Leaving Las Vegas: Nelson, Nevada the Ghost Town
Written and photography by Jake Conlee
It is no surprise that Las Vegas was born of transportation, due in part to it’s idyllic location as a thoroughfare between Salt Lake City, Denver and the West Coast. Las Vegas Valley wasn’t a prosperous mining area including the small towns and hovels in the mountains and hills of the surrounding areas. In any direction from The Strip you can travel and find remnants of a mining town, or even a ghost town. I have found that in our searches for Ghost Towns, that sometimes, they can be very sparse and disappointing. If there are even a pair of foundations with no standing buildings, it may still qualify as a Ghost Town. This wasn’t the great historical treasure that I was hunting for; some graffiti on concrete and some broken bottles?! No thanks.
But in my family’s exploring, we have stumbled across Nelson, Nevada. This place is one of the aforementioned mining towns, and one group of people has kept a portion of it very true to form. Nelson is the real deal. Founded around 1775 by Spanish explorers, it was previously called Eldorado, due to it’s yield of gold in the area known as Eldorado Canyon. It was taken over by prospectors of the area, and known to be developed by deserters of the Civil War. The area not only held gold deposits, but millions of dollars in copper, lead and silver as well. There, is that authentic enough for you?
One the eastern end of town, towards the slopes leading to the former site of Nelson’s Landing, the site of the former Texaco Gas Station, General Store and Café are the remnants of what Nelson may have looked like many years ago. At the mouth of the Eldorado Canyon, there is a collection of antique buildings, relics, buses, tractors, and even pieces of Korean War era Aircraft. Even though it isn’t actually the original site and structures that were in the original Nelson, some of the buildings date back to the early 1900’s, as the mine was officially deactivated in 1945. The area is very lightly traveled, and due to the geographic layout of Nelson itself, it is very susceptible to flash floods. In 1974, the wharf known as Nelson’s Landing, which is 5 miles directly downslope from Nelson itself; was washed away in a wall of water, reportedly as high as 40 feet, resulting in total devastation and loss of nine unsuspecting lives. The only two warnings I will offer when exploring Nelson, is check weather conditions and watch out for open mines and ventilation shafts.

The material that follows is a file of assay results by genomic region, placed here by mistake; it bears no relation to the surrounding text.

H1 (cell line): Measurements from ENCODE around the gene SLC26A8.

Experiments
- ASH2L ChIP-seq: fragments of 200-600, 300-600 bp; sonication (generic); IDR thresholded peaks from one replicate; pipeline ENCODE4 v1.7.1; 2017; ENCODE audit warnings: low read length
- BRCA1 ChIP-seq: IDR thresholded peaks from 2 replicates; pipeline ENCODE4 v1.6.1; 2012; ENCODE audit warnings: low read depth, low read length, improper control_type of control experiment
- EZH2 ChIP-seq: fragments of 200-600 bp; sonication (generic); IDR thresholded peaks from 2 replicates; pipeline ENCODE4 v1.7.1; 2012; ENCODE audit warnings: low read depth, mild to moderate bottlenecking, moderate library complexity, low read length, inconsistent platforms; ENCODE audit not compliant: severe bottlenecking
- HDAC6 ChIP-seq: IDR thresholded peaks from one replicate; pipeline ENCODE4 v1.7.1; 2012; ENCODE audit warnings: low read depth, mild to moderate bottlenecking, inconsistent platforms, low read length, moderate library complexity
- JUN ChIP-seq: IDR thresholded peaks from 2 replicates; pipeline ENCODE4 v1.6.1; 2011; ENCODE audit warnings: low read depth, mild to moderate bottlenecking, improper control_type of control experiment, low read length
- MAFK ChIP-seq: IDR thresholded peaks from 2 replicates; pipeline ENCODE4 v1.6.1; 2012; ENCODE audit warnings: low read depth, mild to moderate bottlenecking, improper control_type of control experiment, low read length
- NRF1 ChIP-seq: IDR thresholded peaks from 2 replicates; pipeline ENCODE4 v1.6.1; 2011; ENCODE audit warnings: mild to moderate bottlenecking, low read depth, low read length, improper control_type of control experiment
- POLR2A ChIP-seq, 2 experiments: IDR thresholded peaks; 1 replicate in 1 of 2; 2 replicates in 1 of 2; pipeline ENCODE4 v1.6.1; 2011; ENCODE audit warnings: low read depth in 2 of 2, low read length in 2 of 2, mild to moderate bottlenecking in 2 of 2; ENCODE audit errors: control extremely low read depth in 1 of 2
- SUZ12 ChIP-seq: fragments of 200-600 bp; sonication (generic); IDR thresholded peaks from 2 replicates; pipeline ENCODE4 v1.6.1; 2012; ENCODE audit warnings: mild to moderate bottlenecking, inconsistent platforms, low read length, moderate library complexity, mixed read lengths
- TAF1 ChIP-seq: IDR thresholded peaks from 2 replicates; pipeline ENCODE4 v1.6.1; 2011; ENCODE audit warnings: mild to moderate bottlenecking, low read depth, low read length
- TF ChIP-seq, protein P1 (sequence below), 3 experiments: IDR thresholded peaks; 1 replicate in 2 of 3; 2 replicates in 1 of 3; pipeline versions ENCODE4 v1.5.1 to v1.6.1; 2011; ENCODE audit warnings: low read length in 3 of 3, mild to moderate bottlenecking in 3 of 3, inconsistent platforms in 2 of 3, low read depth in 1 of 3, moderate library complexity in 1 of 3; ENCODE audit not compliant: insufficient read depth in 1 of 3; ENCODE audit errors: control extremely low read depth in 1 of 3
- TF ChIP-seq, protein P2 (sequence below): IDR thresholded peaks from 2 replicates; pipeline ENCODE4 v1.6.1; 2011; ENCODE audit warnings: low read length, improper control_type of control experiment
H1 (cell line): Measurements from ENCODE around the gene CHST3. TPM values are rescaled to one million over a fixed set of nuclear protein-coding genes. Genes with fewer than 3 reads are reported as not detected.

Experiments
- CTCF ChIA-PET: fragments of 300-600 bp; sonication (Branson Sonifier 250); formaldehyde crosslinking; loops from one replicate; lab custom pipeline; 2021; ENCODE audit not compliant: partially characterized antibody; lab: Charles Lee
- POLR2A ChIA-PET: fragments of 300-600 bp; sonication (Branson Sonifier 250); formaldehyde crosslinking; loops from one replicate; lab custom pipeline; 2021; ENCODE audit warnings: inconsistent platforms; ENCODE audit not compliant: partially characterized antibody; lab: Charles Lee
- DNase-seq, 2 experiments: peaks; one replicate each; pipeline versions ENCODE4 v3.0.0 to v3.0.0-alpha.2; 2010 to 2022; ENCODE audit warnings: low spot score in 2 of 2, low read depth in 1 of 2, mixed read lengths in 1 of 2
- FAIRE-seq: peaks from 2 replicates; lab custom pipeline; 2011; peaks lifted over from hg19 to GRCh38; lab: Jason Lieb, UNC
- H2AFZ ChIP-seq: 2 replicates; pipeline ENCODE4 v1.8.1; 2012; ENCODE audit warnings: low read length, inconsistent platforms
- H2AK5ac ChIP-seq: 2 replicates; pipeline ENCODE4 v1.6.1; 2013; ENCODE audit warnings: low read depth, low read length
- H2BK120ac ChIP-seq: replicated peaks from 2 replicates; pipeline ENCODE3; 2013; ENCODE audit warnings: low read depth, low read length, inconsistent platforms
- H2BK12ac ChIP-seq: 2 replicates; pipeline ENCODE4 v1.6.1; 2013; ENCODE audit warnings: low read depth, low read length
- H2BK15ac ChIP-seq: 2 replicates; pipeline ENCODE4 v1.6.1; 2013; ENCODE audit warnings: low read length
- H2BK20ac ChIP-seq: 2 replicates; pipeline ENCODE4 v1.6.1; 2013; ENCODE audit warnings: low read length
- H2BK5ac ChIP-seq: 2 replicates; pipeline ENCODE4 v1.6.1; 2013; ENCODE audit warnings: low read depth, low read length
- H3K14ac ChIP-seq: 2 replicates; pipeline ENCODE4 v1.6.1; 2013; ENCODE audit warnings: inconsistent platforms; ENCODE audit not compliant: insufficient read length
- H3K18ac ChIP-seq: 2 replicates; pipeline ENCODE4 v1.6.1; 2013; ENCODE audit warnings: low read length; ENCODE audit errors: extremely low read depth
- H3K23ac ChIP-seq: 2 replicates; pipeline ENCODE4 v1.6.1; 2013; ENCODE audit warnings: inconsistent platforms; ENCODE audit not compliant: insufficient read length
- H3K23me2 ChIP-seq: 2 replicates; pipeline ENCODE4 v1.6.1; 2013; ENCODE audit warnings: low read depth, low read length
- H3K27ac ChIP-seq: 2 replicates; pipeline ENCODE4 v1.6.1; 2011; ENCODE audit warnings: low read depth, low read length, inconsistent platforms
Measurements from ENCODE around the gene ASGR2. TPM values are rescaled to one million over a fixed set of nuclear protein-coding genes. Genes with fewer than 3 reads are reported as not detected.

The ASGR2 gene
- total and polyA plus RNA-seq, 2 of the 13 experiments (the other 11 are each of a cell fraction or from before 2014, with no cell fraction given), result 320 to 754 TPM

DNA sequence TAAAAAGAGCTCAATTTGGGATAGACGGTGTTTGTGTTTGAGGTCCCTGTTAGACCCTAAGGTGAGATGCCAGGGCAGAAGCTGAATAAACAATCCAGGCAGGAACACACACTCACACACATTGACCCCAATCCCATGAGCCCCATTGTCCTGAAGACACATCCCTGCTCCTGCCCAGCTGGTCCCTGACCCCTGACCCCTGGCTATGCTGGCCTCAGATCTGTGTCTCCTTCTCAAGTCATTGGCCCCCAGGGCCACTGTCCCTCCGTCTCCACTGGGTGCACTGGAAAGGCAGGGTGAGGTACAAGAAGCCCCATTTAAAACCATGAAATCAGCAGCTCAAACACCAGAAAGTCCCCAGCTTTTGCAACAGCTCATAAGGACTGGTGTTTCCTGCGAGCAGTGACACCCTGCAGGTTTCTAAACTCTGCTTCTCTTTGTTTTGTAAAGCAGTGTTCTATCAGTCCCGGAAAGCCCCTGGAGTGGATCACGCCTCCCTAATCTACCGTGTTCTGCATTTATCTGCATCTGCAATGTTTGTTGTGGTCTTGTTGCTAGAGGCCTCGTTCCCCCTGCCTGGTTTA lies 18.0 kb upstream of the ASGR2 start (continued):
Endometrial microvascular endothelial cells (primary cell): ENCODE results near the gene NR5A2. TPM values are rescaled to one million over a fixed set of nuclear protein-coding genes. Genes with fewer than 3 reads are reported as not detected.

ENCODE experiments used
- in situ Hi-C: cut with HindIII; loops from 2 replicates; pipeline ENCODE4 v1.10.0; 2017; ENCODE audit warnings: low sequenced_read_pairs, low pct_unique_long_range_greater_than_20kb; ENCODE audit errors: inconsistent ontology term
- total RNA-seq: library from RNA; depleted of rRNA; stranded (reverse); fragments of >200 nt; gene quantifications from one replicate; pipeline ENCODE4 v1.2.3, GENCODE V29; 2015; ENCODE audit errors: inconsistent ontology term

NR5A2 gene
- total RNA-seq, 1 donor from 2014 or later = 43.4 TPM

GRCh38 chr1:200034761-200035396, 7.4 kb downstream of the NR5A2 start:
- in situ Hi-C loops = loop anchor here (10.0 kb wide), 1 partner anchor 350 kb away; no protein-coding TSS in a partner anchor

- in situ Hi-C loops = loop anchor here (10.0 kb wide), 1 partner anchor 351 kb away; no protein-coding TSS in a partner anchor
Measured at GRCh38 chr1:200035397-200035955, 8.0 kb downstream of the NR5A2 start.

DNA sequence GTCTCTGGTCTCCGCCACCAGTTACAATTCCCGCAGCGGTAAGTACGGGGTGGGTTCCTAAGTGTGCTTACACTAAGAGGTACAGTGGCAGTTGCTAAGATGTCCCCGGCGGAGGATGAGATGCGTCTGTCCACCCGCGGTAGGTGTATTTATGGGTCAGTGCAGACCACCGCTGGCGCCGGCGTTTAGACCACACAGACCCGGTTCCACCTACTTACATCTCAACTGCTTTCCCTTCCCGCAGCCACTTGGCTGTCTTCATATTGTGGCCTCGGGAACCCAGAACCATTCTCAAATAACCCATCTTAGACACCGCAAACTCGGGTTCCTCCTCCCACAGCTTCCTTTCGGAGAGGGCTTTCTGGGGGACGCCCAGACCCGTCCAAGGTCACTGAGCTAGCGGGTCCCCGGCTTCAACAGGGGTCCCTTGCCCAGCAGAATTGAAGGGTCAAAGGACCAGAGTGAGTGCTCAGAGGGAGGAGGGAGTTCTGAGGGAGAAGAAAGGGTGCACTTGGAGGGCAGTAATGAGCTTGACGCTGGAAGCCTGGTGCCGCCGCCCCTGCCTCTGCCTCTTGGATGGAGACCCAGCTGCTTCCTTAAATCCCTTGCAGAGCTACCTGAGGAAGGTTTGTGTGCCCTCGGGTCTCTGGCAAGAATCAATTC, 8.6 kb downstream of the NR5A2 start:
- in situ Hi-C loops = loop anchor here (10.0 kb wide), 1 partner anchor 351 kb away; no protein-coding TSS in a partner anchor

I would recommend that you check Nelson out, and if you are there at the right time, go on the Eldorado Canyon Mine tour, and they will tell you about the infamous Tehatticup Mine and the notoriously dangerous history that came with the miners and the greed. Nelson itself is only 35 miles of a really neat and unexpected drive. Head towards Searchlight, and hang a left on NV-165. The road climbs a gradual grade, to above 3,000 feet in sea level and then winds down the canyon toward Nelson’s Landing at the Colorado River. Nelson itself is eight miles from the US-95 junction and Nelson’s Landing is another five miles down the road.
This is another great escape that Las Vegas has in it’s chest of local treasures. I recommend going and bringing a camera with plenty of memory and battery. You will not be disappointed.
Jake Conlee is a California native that has been blessed with the gift of restlessness. With an undying fervor and passion for what he does not yet know, life is a constant adventure. Truly fearless in implementation of wandering down less trafficked roads, this has led to many ordinary days turning into a treasure hunt. Emblazoned on his arm, the self photographed sign of this incredible City of Sin. He loves this city so much, a mural of Las Vegas is currently under development on his arms. If you need to know about anything in Las Vegas, if he doesn’t know the answer, he will find out for you. He loves Las Vegas, the good, the bad, but mostly the nostalgic. He’s also a sucker for a good hunk of meat. He is, most of all, a father of two girls, 12-year-old “Vern” and 2-year-old “Chuck”